In the fight against COVID-19, it is important to have reliable information from the doctors and researchers on the frontlines. Having the facts makes it easier to make the right choices in how we protect the health and well-being of ourselves and each other. Below are some of today’s most popular anti-vaccine myths and the facts they ignore.
Myth: COVID-19 vaccines will give you COVID-19.
Fact: You cannot get COVID-19 from the vaccine. The vaccine contains messenger RNA that encodes for just a piece of the virus (the spike protein) not the entire virus. By injecting the body with the messenger RNA, the vaccine prompts the body to make very specific antibodies which counteract that protein and neutralize it should you ever come in contact with it.
Myth: The side effects of the vaccine are really bad.
Fact: The most common side effects from this vaccine have included fatigue, muscle pains, joint pains, headaches, pain and redness at the injection site. These symptoms were more common after the second dose of the vaccine, and the vast majority of reported side effects were mild. It is recommended that those with a history of serious allergic reactions to vaccines, however, consult with their doctor before being vaccinated.
Side effects are a normal sign that your body is doing what it is supposed to in order to boost immunity. Generally, any side effects go away on their own in 24 to 36 hours. In the millions of doses administered thus far, more serious side effects have been very rare.
Myth: Vaccines can cause autism.
Fact: Vaccines do not cause autism. This incorrect claim stems from a study that has been discredited. Unfortunately, this flawed study has created much misinformation.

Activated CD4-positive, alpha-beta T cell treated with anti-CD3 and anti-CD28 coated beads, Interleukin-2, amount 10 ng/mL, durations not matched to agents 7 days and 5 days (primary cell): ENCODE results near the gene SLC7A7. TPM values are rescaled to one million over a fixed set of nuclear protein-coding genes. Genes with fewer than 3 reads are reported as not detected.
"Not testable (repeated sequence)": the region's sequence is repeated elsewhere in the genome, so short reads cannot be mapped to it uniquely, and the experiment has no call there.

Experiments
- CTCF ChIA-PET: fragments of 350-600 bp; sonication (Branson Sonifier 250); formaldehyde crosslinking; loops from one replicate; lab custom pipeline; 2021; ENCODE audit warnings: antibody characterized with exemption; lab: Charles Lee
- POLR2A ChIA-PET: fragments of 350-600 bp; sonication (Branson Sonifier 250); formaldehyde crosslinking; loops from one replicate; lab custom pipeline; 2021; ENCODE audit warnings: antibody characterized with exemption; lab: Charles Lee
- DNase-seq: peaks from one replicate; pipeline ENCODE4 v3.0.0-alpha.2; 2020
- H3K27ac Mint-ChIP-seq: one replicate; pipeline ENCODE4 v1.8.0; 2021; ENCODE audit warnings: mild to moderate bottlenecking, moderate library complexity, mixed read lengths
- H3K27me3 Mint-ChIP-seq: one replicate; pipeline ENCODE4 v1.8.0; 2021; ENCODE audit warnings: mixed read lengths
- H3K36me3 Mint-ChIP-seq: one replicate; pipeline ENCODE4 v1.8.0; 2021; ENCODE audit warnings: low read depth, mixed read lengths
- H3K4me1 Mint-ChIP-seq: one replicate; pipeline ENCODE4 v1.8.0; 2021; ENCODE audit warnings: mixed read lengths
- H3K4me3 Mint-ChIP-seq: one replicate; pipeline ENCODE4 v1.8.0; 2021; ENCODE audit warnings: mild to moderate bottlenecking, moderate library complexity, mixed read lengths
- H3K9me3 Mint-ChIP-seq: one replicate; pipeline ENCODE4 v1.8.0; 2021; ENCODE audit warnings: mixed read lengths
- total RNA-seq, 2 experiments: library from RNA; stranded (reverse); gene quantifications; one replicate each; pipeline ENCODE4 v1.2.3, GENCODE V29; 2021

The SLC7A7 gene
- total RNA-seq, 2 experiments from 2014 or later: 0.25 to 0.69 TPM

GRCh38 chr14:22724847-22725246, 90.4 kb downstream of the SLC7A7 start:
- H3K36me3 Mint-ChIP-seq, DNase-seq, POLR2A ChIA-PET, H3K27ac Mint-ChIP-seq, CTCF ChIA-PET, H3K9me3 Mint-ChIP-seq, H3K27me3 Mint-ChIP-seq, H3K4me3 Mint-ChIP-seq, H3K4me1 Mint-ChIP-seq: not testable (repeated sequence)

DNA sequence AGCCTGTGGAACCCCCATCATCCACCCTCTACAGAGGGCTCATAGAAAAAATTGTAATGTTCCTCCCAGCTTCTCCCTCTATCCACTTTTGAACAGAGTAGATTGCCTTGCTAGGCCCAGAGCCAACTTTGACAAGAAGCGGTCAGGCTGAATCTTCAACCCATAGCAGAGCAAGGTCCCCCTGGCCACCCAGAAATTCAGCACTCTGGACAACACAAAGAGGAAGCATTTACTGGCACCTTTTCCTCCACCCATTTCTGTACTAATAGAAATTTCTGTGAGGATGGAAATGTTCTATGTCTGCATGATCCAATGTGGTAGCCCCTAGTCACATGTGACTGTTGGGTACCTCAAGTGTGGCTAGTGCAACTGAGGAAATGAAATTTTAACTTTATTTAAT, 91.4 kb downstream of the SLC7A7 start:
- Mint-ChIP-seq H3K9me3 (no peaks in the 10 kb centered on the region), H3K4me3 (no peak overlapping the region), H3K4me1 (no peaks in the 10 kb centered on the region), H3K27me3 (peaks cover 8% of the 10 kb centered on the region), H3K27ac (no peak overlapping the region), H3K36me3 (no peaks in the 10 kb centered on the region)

Myth: It’s not safe for me to get a COVID-19 vaccine if I would like to have a baby one day.
Fact: People who are trying to become pregnant now or who plan to try in the future may receive the COVID-19 vaccine when it becomes available to them. Based on current knowledge, the COVID-19 vaccines are unlikely to pose a risk to a person trying to become pregnant in the short or long term. Those who are pregnant or planning to become pregnant should discuss any concerns with an OB/GYN prior to being vaccinated.
Myth: COVID-19 vaccines cause infertility or miscarriage.
Fact: There is no documented evidence linking COVID-19 vaccines to infertility or miscarriage. The national Centers for Disease Control and Prevention (CDC) does suggest that women who are pregnant or considering pregnancy have a discussion with their healthcare provider to help make an informed decision and have their questions answered before taking the vaccine.
Myth: The COVID-19 vaccine is not safe because it was rapidly developed and tested.
Fact: While vaccines traditionally are years in the making, there have been several factors that have contributed to the shorter time frame with this virus, including the fact that in early 2020, scientists received the genetic makeup of COVID-19, which made vaccine development easier. This circumstance, coupled with the fact that mRNA vaccines have been in development over the past decade in response to other viral diseases, have also helped speed the process along, as did the amount of funding made available due to the global pandemic to push COVID-19 vaccine development and manufacturing forward while observing all safety protocols and performing adequate testing.